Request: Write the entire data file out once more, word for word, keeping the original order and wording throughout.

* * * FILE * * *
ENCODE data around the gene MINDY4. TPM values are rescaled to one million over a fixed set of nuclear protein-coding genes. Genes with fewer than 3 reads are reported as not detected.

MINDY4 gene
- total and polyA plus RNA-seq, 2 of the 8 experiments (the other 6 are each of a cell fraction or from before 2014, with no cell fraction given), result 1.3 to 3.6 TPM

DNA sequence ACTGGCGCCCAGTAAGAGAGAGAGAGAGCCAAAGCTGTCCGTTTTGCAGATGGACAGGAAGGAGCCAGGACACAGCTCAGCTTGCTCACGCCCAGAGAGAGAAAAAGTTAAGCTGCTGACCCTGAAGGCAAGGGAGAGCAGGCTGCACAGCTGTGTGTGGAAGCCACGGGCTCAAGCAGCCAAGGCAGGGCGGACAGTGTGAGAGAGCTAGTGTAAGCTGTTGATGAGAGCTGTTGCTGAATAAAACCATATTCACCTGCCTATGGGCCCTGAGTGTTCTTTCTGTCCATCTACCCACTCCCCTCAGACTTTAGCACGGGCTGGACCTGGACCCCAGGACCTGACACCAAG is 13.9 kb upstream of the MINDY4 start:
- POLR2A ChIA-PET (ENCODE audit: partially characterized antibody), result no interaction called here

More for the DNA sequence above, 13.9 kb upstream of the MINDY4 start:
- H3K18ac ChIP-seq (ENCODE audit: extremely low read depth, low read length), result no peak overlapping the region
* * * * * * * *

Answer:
ENCODE data around the gene MINDY4. TPM values are rescaled to one million over a fixed set of nuclear protein-coding genes. Genes with fewer than 3 reads are reported as not detected.

MINDY4 gene
- total and polyA plus RNA-seq, 2 of the 8 experiments (the other 6 are each of a cell fraction or from before 2014, with no cell fraction given), result 1.3 to 3.6 TPM

DNA sequence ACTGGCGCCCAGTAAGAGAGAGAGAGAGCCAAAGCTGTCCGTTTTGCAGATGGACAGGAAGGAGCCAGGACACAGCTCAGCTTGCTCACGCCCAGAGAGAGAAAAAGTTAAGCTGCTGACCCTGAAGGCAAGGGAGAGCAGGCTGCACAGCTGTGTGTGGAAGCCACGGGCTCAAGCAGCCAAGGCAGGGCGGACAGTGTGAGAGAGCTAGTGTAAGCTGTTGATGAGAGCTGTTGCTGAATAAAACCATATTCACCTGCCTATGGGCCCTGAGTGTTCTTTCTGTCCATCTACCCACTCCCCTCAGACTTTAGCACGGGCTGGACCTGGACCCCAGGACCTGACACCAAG is 13.9 kb upstream of the MINDY4 start:
- POLR2A ChIA-PET (ENCODE audit: partially characterized antibody), result no interaction called here

More for the DNA sequence above, 13.9 kb upstream of the MINDY4 start:
- H3K18ac ChIP-seq (ENCODE audit: extremely low read depth, low read length), result no peak overlapping the region